The Decentralization Imperative

The Decentralization Imperative

Loose hierarchies are no longer the exclusive domain of universities, consulting firms and software development groups.

When people see a flock of birds flying in close "V" formation, most assume the bird at the front of the "V" is the leader of the flock.

Not so, says MIT management guru and organizational theorist Thomas Malone. In fact, the biologists who study bird behaviour now believe that all the birds in the flock are simply flying based on the same set of simple rules about where they fly in relation to their neighbours and the air currents they field. It just so happens that from those rules emerges this V-shaped formation. Watch the flock closely and you will see that no one bird stays in front of the "V" for long. The bird in front isn't the leader at all: Its position is a more or less random result of the way the birds fly. Centralized leadership, it ain't.

We see a leader at the front of the "V", theorizes Malone, because of what an MIT colleague Mitchell Resnick calls a "centralized mind-set". In other words, human beings have an inbuilt - even unconscious - tendency to assume that matters - and particularly organizations - must be managed in a centralized way.

"People seem to have strong attachments to centralized ways of thinking: they assume that a pattern can exist only if someone (or something) creates and orchestrates the pattern," Resnick wrote in a 1998 article in Complexity 3. "When we see a flock of birds, they generally assume the bird in front is leading the others - when in fact it is not. And when people design new organizational structures, they tend to impose centralized control even when it is not needed."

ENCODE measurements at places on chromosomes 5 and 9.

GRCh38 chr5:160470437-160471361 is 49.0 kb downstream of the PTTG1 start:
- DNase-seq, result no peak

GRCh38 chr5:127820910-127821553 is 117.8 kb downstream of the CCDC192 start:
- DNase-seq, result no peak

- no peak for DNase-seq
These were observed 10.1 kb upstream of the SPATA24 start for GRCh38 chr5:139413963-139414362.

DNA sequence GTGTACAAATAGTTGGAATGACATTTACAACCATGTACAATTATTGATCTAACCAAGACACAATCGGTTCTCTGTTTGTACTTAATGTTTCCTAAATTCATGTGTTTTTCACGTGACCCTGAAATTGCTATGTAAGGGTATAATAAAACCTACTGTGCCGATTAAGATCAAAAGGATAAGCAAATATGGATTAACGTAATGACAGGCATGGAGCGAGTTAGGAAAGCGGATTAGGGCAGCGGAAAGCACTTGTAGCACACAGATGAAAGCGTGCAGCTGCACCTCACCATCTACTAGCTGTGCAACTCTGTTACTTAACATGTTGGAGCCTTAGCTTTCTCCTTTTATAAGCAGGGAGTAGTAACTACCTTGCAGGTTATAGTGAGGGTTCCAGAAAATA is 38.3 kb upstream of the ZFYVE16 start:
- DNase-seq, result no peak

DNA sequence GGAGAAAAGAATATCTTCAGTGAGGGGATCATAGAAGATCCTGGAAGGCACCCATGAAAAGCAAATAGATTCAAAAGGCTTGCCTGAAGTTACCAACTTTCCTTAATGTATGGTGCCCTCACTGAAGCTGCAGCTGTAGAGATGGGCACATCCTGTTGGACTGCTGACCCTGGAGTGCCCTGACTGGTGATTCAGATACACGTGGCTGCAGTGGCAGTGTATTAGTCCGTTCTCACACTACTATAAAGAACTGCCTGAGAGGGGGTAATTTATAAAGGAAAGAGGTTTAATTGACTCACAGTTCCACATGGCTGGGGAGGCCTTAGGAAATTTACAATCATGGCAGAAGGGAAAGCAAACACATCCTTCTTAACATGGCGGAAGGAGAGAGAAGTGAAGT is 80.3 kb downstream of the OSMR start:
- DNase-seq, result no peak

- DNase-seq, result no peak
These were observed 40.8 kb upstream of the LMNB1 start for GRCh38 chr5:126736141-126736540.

Only if we can overcome that rigid mind-set, Malone says, can we open ourselves to the enormous opportunities for rethinking the way organizations work that have been created by the wave of information technology that has surged through the business world in the past decade or so. Advances in IT have generated once-in-a-lifetime opportunities to rethink the way the organization is working, and severely undermined the old mode of centralized authority. The Internet is now so ubiquitous that small, loosely tied groups of "e-lancers" can take on large, hierarchical corporations. The technologies are pretty well there now, Malone says; it is just that the continuing post-dotcom-boom hangover is hampering organizations from realizing their genuine potential.

Malone has drawn on 20 years of groundbreaking research to foreshadow a workplace revolution that is set to dramatically change organizational structures and the roles employees play in them. To succeed, managers must grasp these changes, he says.

Malone, renowned for his forward thinking, is the Patrick J McGovern professor of management at the MIT Sloan School of Management and the founder and director of the MIT Centre for Coordination Science in Cambridge, Massachusetts. In a 1987 article he predicted many of the major e-business developments of the past decade, including electronic buying and selling, e-markets, organizational outsourcing of non-core functions and the use of intelligent agents for commerce.

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